Police K-9 Interview | Part 1

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Many thanks to Lieutenant Eddie Rodrigue, III for taking his time to answer questions about K-9 Handlers and their partners. Join Chief Scott Silverii for more from Eddie Rodrigue.

Thanks again Eddie. Lets start with an introduction?

I’m currently a Lieutenant for the Thibodaux Police Department. I supervise the K-9 Unit and Problem Oriented Policing Unit. I’m also assigned to the Lafourche Parish Interagency Crises Management Unit (SWAT). I’m currently a National Certifying Official for the National Narcotics Detection Dog Association in the areas of Patrol, Narcotics, Cadaver, and Explosives.

I’m married with three sons. I have been teaching them how to care and work with dogs.

 

You sure have your hands full, and I know family life is most important to you. How long have you been in policing?

I am on my sixteenth year in Law Enforcement.

 

That’s a long time and long enough to find your passion in the profession. How long have you been involved in training dogs?

I had a unique opportunity growing up. My farther is a K-9 Trainer and Nationally recognized also and supervised the Lafourche Parish Sheriff Office K-9 Unit before he retired. He began to teach me how to train dogs at a very early age. I was able to work my first narcotics dog at the age of twelve, so at this time I have approximately twenty-three years of training and handling experience.

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You’ve grown up in the job – when did you did begin your professional career as a K9 handler?

I was given a unique opportunity by Lafourche Parish Sheriff Craig Webre and hired to work Police K-9’s. The day I started my career in Law Enforcement I began a twelve week K-9 Academy. I have had a K-9 attached to me since then for a total of sixteen years.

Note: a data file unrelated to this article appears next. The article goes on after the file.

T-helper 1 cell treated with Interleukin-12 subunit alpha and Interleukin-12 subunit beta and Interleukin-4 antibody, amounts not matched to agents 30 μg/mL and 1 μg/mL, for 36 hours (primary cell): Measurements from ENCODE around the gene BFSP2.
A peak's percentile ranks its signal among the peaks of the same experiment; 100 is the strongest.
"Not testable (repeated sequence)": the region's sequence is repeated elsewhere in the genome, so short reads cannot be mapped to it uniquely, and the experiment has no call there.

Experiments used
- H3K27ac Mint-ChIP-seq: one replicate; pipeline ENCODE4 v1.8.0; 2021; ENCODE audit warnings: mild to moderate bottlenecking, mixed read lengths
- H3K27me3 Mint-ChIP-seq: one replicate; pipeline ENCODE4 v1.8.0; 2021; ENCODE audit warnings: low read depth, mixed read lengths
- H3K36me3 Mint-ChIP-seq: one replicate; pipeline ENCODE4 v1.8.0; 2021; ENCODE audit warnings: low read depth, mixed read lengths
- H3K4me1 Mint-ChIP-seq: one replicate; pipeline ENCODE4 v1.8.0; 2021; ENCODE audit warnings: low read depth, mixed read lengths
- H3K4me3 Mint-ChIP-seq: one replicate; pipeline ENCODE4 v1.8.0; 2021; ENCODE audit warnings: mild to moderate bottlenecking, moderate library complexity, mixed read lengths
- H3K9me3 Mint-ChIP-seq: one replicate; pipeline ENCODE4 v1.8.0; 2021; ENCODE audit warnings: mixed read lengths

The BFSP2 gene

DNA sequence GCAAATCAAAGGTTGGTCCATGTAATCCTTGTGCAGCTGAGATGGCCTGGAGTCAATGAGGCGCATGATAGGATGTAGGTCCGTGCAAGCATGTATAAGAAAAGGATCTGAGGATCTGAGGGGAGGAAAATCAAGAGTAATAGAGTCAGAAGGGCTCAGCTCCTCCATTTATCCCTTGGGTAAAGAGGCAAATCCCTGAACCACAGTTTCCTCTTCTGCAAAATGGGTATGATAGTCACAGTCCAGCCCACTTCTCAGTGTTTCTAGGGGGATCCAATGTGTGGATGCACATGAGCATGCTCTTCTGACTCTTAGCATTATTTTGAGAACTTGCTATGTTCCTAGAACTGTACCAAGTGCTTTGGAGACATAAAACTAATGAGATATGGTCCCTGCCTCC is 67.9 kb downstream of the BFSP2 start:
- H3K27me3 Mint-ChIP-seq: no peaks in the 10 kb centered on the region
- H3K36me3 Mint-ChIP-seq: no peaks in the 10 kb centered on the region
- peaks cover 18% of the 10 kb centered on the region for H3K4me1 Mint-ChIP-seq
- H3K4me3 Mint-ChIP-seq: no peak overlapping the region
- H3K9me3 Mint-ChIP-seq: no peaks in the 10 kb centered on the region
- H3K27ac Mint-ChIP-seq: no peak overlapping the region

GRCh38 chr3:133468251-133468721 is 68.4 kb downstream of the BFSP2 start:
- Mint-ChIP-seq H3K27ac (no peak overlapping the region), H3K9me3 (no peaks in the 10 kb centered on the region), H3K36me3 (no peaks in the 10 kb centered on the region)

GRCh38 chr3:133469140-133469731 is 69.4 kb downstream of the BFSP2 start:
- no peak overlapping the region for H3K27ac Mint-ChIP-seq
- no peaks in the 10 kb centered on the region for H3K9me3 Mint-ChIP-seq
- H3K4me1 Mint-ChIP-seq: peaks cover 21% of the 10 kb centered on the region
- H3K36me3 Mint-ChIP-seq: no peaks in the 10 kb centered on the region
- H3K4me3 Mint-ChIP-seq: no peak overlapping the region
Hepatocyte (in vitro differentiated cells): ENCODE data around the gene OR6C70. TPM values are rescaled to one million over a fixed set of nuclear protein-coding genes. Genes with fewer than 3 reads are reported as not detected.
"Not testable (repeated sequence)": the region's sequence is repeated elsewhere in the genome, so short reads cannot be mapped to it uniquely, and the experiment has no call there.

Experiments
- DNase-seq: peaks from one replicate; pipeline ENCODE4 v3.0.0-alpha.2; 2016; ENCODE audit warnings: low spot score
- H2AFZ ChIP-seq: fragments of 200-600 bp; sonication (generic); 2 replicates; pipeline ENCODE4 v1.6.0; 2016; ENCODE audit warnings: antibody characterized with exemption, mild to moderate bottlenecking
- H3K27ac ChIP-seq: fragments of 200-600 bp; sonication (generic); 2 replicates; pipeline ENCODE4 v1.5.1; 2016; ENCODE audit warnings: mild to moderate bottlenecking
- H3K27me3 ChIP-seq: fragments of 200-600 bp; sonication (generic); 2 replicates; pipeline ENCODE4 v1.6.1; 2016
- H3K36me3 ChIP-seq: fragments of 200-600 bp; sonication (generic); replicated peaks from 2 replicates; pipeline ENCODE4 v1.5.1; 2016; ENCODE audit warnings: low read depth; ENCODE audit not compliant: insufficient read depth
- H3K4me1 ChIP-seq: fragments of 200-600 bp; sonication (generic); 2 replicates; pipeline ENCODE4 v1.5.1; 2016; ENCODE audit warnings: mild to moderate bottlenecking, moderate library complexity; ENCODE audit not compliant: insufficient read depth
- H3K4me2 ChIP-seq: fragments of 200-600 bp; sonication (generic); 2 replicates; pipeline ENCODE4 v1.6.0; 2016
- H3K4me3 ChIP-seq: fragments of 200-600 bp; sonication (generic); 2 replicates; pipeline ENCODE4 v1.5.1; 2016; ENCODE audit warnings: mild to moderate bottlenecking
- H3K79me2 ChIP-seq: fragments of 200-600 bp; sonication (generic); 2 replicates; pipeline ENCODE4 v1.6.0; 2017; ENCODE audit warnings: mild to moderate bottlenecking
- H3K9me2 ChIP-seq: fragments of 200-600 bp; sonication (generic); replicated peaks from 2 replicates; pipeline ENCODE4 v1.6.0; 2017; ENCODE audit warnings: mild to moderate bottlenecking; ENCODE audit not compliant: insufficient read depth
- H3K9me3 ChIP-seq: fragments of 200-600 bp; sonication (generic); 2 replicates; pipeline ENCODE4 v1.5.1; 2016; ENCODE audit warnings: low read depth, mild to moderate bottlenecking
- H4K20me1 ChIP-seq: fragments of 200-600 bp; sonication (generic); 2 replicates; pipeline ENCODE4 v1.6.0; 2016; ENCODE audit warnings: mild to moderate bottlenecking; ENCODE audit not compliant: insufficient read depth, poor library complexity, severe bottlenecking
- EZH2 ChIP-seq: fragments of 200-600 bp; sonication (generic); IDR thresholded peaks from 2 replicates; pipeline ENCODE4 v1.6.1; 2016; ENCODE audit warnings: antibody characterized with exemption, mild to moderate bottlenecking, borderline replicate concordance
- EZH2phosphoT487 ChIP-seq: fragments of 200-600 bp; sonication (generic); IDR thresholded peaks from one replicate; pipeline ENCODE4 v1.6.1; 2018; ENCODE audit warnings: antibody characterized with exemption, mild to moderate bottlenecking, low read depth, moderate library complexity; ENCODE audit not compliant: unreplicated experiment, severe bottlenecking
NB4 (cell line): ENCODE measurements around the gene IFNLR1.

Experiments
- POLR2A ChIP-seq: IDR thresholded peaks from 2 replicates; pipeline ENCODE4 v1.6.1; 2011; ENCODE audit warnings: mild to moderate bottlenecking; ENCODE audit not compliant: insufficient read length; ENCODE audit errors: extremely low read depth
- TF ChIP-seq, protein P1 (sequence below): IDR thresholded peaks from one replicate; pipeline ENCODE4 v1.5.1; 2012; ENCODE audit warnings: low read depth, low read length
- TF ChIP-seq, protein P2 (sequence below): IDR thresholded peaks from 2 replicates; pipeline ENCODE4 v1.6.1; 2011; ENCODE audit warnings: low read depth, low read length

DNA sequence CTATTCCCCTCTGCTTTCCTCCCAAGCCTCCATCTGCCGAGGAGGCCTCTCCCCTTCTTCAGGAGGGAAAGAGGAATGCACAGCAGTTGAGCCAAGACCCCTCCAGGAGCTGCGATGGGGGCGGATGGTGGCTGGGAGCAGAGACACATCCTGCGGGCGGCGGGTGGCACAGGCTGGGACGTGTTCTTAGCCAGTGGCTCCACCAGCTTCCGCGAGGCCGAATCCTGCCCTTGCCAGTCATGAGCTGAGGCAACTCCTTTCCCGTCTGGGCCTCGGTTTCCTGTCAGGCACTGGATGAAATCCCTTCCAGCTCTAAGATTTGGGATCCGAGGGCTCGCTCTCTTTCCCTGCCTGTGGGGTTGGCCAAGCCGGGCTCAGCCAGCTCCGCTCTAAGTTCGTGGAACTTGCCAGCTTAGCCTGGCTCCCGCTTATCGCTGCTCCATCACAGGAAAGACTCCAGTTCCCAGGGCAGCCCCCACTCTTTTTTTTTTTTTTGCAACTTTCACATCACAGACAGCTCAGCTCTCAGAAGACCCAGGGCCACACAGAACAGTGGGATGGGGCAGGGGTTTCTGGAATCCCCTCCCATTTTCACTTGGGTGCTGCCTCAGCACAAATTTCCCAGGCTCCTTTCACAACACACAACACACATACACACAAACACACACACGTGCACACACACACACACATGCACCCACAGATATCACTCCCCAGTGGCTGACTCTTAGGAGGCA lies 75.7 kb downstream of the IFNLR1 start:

What ignited your passion for the K-9 assignments?

These are some of reasons why I had a childhood infatuation with K-9. At the age of ten years old I was with my dad one night. He got a call out about a biker that had gotten into an accident. The call was to search for the biker’s leg. People had been searching most of the day and had not been able to recover the leg. Jason was our cadaver dog. I went on the call to Fouchon with my dad. My dad started the search at night, in a thunder storm. Not long after the search was in progress, there was a lighting strike. With the light I could see Jason coming out of the marsh with a leg in his mouth.

Then when I was twelve my dad started training me how to train police service dogs. We started with a narcotics dog, Topper. For the next few years I learned, all other aspects of working and training with my dad’s guidance and Topper’s help.

When I was sixteen, someone broke into a house in Larose and stole the family’s Christmas presents, on Christmas day. I went on this track with my dad. We were able to recover all of the presents and return them to the family, for the children.

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I could not put into words the gratifications I felt when I say the smiles on those children’s faces, when we returned the presents. From that moment on I always wanted to be a K-9 Officer and was truly amazed with what a properly trained K-9 could accomplish.

When I was about sixteen I shared by bed room with a K-9 Officer Jay {Packey} Dempsey from Selma, Al., which had come to train with my Dad. Shortly after Packey went home he was involved in a nationally known incident, where his K-9 Princes saved his life.

Packey had responded to a complaint in a high crime area and got into an altercation with a suspect. During the altercation the suspect was able to take Packey’s pistol. The suspect then stood over Packey and pointed the pistol at him. Packey then begged for his life and was able to utilize his bail out. Packy’s K-9 Princes then exited the unit and engaged the suspect.

The suspect struck K-9 Princes in the head causing her to have a fractured skull. K-9 Princes never stopped the fight and was able to allow Packey to retrieve his back up weapon. Packey then neutralized the situation. After watching this video I knew there is something truly amazing once you bond with a K-9.

Police K-9 Interview | Part 1

BOLO for Part 2

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